I’m well on my way to my coaching certification (read about my journey to coaching here). There is so much information to absorb and to compare & contrast to my 40+ years of running and racing experience.
As I’ve focused more on the technical and physiological aspects of running, I keep noticing runners in Facebook groups asking about how to get FASTER.
That’s what we all want, right? Keep improving and moving forward – get a Boston Qualifier, break 2 hours in a half marathon, get that PR (Personal Record). But, most of the advice I see immediately suggests intervals and speed work.
There are so many ways to run faster, and intervals and speed work have their place (and I’ll be talking about them in a couple of weeks), but the first thing you need to is to do pause and PLAN.
The plan is the most important part of running faster. Legendary Coach Jack Daniels says that you must always be able to answer the question, “What is the purpose of this workout?” If you don’t have a schedule of how far & how fast you are running, then you very likely don’t have a purpose for each run.
Without a plan, two things can happen — and, they are the complete opposites of each other!
- You can flounder. Without seeing that 3 miles written on the calendar for today, it’s so easy to just hit snooze and sleep in. “I will run tomorrow,” you might say to yourself. Well, tomorrow it will be cold and dark, and that extra hour sleep will continue to entice you.
- You can over-do it. Last fall I was in pretty good shape and I was running a lot. I was building up the mileage week after week. I was enjoying seeing those big numbers on Strava and I kept increasing the mileage until I injured my hamstring. If I would have planned out my autumn running schedule there is no way that I would have written down those big mileage weeks. It would have been a better thought-out strategy of increasing my mileage for a couple of weeks, and then resting and recovering for a week before I started building again. (We’ll look at the magic of building up your mileage next week!)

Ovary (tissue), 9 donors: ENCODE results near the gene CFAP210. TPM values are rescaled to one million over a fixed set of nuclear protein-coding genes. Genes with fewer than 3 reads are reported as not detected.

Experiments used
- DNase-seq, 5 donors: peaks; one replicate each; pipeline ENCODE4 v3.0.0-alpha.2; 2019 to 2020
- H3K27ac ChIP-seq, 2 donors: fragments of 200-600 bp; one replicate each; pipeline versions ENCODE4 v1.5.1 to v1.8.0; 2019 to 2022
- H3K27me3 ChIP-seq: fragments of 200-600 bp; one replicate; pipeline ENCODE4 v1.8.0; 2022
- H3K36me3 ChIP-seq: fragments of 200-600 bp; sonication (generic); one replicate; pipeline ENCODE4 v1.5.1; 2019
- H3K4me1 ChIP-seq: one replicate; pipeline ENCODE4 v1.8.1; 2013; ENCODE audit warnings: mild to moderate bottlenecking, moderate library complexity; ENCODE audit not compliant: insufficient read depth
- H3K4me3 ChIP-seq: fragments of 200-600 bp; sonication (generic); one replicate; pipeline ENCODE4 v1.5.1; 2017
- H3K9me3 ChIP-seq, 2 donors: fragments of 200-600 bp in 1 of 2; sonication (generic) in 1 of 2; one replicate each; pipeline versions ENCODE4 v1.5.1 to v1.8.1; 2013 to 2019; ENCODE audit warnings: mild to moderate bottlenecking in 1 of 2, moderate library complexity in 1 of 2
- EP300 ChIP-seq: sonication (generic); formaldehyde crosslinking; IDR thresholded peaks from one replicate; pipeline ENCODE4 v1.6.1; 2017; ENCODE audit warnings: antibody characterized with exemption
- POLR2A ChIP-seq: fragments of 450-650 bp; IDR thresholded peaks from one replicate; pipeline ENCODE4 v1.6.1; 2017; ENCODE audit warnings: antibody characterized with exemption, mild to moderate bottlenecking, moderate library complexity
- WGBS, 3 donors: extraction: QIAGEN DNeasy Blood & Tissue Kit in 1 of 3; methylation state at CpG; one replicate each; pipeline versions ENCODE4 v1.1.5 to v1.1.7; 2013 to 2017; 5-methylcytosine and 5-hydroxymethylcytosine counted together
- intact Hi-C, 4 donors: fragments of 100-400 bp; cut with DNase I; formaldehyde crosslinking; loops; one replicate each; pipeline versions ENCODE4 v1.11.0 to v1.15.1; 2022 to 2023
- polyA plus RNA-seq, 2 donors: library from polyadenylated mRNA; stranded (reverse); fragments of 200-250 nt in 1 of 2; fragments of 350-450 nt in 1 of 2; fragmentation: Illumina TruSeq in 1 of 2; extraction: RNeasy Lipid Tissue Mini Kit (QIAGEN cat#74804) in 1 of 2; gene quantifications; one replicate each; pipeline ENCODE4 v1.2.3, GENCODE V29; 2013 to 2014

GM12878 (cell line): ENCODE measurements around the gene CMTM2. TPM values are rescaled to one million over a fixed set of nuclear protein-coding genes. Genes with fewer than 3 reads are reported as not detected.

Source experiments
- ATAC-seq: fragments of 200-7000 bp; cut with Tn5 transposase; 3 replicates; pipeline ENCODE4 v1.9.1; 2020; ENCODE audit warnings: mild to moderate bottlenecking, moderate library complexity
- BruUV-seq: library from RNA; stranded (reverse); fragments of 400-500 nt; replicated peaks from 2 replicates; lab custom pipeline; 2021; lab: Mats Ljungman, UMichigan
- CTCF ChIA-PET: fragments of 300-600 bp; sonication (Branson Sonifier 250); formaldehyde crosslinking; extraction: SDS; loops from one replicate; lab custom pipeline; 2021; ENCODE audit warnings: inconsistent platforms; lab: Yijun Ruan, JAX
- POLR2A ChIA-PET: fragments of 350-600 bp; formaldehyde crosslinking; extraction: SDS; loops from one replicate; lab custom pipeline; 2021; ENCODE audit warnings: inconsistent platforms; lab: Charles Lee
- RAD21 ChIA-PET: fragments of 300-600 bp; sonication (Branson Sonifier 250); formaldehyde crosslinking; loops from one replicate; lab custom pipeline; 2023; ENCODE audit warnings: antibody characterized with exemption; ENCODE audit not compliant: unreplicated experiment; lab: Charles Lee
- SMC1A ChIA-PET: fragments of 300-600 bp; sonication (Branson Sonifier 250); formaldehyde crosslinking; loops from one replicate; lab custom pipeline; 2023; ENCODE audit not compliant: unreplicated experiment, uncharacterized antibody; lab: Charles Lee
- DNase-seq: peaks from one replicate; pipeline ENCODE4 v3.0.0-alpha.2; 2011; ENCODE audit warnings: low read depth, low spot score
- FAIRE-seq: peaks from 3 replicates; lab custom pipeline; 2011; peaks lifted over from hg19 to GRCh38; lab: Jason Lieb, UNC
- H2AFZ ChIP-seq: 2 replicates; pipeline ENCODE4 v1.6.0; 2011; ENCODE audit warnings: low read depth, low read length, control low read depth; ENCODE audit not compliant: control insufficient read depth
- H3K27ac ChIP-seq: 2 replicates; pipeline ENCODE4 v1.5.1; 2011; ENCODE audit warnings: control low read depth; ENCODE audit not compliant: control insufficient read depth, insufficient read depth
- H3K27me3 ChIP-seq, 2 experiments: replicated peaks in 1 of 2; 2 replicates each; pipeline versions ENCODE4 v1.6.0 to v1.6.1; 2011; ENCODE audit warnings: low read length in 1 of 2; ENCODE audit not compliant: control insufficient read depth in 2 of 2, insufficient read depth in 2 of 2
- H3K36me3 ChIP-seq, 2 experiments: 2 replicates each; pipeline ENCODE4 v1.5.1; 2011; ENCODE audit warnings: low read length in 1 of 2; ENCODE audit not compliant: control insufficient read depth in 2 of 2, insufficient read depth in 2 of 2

Where should you get your running plan? The answer to that question depends on your goals, how far away your goal race is, your experience, and many other factors. There are tons of great coaches out there to help guide you in your plan to run faster. (Message me and I can help, or I can point you to a another good coach.) There are also lots of good books – I’m reading a bunch of them right now, and I will be reviewing them here soon. But, some classics are “Marathon: The Ultimate Training Guide” by Hal Higdon, “Hanson’s Marathon Method,” “Advanced Marathoning” by Pete Pfitzinger, and many others. Also, check out your local running stores and running clubs for training groups and training plans.
But, you can even create your own plan! I think it’s important to have a plan, even when you aren’t “training” for a goal race. You might be 8 or 10 months from your goal race, so you are not yet in the thick of the training, or maybe you are recovering from an injury and not back in shape yet. But, having a plan — even if that plan is all easy running — will help you stay in shape, stay focused and stay injury-free.
You also need to remember a plan isn’t set in stone. Evaluate how you are feeling each day. Are you inching up on an injury? Did you have a terrible night’s sleep? Is there added stress at home or work? It’s ok to move a workout to different day, or skip it entirely. The only caveat is to be sure about the reasons. There have been many workouts when I just wanted to skip it during the warm-up, but once I forced myself to get started it, ended up being a great workout. (Always remember the famous runner mantra – “The first mile is a liar!”)
Over the next couple of weeks I will be talking more about how to run faster. I will be discussing the magic of mileage, threshold training, intervals, speed-work and more. So, stay tuned and get out there and run!